State of Saxony (Sachsen)
A landscaped park of 559.90-ha astride the Neisse river and the border between Poland and Germany, it was created by Prince Hermann von Puckler-Muskau from 1815 to 1844. Blending seamlessly with the surrounding farmed landscape, the park pioneered new approaches to landscape design and influenced the development of landscape architecture in Europe and America. Designed as a ‘painting with plants’, it did not seek to evoke classical landscapes, paradise, or some lost perfection, instead it used local plants to enhance the inherent qualities of the existing landscape. This integrated landscape extends into the town of Muskau with green passages that formed urban parks framing areas for development. The town thus became a design component in a utopian landscape. The site also features a reconstructed castle, bridges and an arboretum.
Old town of Regensburg with Stadtamhof
Located on the Danube river in Bavaria, this medieval town contains many buildings of exceptional quality that testify to its history as a trading centre and to its influence on the region as of the 9th century. It has preserved a notable number of historic structures spanning some two millennia, including ancient Roman, Romanesque and Gothic buildings. Regensburg’s 11th - 13th -century architecture – including the market, City Hall and Cathedral, still defines the character of the town marked by tall buildings, dark, narrow lanes, and strong fortifications. The buildings include medieval Patrician houses and towers, a large number of churches and monastic ensembles as well as the Old Bridge, which dates from the 12th century. The town is also remarkable for the vestiges that testify to its rich institutional and religious history as one of the centres of the Holy Roman Empire that turned to Protestantism.
Palaces and Parks of Potsdam and Berlin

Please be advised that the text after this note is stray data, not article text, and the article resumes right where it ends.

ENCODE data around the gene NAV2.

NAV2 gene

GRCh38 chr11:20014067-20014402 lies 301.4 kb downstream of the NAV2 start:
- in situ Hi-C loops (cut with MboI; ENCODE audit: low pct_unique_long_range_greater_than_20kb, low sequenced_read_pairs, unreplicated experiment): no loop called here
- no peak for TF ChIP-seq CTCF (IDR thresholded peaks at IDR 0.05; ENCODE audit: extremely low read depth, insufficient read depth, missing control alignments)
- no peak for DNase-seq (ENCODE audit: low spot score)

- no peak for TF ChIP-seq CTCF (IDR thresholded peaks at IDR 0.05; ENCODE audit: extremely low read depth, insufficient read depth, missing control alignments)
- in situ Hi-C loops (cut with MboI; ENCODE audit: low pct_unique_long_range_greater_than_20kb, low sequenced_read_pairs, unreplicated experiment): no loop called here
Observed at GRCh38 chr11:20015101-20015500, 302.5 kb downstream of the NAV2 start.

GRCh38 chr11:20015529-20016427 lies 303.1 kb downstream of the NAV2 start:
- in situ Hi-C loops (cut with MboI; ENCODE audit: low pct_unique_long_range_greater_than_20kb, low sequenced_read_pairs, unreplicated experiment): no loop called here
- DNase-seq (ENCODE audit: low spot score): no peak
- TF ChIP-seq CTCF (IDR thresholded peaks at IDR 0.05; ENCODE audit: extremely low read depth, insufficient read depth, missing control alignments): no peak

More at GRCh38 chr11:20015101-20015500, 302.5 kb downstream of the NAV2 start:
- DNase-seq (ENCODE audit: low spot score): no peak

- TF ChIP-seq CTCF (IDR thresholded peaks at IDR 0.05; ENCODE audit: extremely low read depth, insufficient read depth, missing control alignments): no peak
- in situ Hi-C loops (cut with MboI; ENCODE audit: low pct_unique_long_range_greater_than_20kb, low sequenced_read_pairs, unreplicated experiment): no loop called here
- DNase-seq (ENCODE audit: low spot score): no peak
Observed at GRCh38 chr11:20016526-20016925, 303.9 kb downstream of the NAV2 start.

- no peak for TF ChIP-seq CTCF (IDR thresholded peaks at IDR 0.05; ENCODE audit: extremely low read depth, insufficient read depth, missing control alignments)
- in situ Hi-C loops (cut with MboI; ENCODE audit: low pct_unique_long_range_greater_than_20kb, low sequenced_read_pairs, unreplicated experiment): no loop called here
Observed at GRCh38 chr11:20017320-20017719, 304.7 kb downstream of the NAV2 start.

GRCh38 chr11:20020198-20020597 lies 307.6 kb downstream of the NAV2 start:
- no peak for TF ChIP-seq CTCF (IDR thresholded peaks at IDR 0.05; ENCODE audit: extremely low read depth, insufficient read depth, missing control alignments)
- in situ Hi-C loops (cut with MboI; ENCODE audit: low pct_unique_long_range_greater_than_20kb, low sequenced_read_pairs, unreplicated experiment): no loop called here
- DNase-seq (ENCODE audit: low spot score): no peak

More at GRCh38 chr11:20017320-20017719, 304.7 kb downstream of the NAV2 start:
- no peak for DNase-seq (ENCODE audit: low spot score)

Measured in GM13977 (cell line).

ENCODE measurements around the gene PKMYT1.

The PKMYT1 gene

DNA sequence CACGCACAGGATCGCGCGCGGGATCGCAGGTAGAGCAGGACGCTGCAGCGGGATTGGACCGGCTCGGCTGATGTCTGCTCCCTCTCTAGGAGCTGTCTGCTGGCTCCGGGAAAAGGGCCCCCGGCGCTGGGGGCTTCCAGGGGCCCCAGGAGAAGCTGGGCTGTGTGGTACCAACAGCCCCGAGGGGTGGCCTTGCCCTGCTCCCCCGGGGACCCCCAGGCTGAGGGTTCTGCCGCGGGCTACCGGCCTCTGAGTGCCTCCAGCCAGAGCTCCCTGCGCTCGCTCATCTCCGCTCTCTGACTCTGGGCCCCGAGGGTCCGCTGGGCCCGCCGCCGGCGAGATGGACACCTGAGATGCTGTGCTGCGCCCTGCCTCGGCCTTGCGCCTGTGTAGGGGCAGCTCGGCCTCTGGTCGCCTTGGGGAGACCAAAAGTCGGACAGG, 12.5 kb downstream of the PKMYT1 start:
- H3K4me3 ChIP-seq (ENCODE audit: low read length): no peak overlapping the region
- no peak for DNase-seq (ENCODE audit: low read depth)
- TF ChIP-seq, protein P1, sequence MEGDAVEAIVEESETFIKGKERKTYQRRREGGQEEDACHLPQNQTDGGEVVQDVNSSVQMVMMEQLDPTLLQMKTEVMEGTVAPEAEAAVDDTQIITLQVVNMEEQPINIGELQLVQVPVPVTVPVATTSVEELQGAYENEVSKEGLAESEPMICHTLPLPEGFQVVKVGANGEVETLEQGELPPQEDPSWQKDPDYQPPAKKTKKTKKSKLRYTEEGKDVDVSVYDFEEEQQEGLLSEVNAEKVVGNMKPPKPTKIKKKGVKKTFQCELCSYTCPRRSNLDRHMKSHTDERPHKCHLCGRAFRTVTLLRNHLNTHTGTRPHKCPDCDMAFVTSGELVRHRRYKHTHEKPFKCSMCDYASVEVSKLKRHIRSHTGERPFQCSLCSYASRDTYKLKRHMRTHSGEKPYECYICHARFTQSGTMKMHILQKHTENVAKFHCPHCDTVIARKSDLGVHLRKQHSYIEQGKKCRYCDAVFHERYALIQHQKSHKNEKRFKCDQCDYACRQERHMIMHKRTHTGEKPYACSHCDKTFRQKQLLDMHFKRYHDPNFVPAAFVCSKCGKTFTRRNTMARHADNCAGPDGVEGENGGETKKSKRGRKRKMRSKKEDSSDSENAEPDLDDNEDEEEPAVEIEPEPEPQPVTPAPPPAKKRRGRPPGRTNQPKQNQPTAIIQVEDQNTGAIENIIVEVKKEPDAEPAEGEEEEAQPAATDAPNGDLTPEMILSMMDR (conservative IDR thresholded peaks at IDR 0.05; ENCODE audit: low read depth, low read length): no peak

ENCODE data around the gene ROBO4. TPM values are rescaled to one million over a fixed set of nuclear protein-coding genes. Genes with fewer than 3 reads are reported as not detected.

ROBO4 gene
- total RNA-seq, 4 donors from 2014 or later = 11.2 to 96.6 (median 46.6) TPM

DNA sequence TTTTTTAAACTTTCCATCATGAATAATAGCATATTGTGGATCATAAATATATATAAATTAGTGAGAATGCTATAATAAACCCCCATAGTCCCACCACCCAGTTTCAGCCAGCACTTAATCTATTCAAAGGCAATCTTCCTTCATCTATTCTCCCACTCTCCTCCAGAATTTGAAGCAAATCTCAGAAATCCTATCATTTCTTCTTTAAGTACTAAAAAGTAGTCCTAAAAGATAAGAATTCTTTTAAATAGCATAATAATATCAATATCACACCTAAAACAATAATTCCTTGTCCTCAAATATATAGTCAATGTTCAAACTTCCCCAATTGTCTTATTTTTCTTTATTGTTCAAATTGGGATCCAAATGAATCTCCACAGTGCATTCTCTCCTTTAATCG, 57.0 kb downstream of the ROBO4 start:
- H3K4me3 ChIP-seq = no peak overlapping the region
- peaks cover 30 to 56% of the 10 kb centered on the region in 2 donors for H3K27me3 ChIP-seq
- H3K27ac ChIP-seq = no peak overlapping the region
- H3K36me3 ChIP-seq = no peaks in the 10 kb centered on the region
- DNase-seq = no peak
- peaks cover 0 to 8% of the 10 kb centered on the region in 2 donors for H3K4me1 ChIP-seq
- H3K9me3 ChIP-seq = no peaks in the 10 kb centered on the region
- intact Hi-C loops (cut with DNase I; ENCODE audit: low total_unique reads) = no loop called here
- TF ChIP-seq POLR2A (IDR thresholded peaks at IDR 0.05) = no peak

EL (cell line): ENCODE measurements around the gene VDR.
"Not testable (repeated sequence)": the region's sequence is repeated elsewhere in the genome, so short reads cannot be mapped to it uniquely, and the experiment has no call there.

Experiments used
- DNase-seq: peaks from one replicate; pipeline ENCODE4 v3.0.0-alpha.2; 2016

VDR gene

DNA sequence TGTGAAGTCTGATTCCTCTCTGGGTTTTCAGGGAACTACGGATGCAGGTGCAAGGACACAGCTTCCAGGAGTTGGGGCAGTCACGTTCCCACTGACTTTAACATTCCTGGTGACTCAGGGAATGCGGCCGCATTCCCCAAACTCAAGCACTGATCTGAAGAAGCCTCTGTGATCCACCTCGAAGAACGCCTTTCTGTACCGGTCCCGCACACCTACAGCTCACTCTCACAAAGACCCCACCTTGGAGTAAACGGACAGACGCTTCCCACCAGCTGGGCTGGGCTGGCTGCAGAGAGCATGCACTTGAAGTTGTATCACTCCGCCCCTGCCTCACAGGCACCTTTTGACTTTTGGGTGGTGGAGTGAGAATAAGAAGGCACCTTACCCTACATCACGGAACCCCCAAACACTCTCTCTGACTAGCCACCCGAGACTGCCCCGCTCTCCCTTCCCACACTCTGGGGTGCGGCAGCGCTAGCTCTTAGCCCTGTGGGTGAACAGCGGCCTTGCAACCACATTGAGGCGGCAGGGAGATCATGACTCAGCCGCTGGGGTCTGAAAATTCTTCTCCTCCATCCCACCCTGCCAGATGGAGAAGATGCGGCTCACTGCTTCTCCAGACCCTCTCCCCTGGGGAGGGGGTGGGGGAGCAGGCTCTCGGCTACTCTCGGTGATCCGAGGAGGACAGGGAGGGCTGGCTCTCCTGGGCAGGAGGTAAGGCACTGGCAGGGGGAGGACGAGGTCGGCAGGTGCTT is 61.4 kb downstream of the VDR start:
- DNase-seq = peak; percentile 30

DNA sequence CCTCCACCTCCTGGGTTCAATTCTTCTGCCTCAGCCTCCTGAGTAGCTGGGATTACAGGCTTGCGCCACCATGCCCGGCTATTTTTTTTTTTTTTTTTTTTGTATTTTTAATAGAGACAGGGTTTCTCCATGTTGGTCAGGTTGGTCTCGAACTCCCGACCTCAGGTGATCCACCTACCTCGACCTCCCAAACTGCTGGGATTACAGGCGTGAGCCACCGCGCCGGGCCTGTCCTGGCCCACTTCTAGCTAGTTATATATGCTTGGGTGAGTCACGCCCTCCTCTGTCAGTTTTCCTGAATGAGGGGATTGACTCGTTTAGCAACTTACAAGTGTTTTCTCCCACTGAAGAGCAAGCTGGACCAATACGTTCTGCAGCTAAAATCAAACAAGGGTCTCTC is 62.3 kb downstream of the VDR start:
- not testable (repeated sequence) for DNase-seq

States of Brandenburg and Berlin
With 500 ha of parks and 150 buildings constructed between 1730 and 1916, Potsdam's complex of palaces and parks forms an artistic whole, whose eclectic nature reinforces its sense of uniqueness. It extends into the district of Berlin-Zehlendorf, with the palaces and parks lining the banks of the River Havel and Lake Glienicke. Voltaire stayed at the Sans-Souci Palace, built under Frederick II between 1745 and 1747.
Pilgrimage Church of Wies
Town of Steingaden, District of Weilheim-Schongau, Region of Upper Bavaria, State of Bavaria (Bayern)
Miraculously preserved in the beautiful setting of an Alpine valley, the Church of Wies (1745–54), the work of architect Dominikus Zimmermann, is a masterpiece of Bavarian Rococo – exuberant, colourful and joyful.
Roman Monuments, Cathedral of St Peter and Church of Our Lady in Trier
State of Rhineland-Palatinate (Rheinland-Pfalz)
Trier, which stands on the Moselle river, was a Roman colony from the 1st century A.D. and then a great trading centre beginning in the next century. It became one of the capitals of the Tetrarchy at the end of the 3rd century, when it was known as the 'second Rome'. The number and quality of the surviving monuments are an outstanding testimony to Roman civilization.
Town of Bamberg
District of Upper Franconia, State of Bavaria (Bayern)
From the 10th century onwards, this town became an important link with the Slav peoples, especially those of Poland and Pomerania. During its period of greatest prosperity, from the 12th century onwards, the architecture of Bamberg strongly influenced northern Germany and Hungary. In the late 18th century it was the centre of the Enlightenment in southern Germany, with eminent philosophers and writers such as Hegel and Hoffmann living there.
Eisenach, State of Thuringia (Thüringen)
Wartburg Castle blends superbly into its forest surroundings and is in many ways 'the ideal castle'. Although it has retained some original sections from the feudal period, the form it acquired during the 19th-century reconstitution gives a good idea of what this fortress might have been at the height of its military and seigneurial power. It was during his exile at Wartburg Castle that Martin Luther translated the New Testament into German.
Würzburg Residence with the Court Gardens and Residence Square
District of Lower Franconia, State of Bavaria (Bayern)
This magnificent Baroque palace – one of the largest and most beautiful in Germany and surrounded by wonderful gardens – was created under the patronage of the prince-bishops Lothar Franz and Friedrich Carl von Schönborn. It was built and decorated in the 18th century by an international team of architects, painters (including Tiepolo), sculptors and stucco-workers, led by Balthasar Neumann.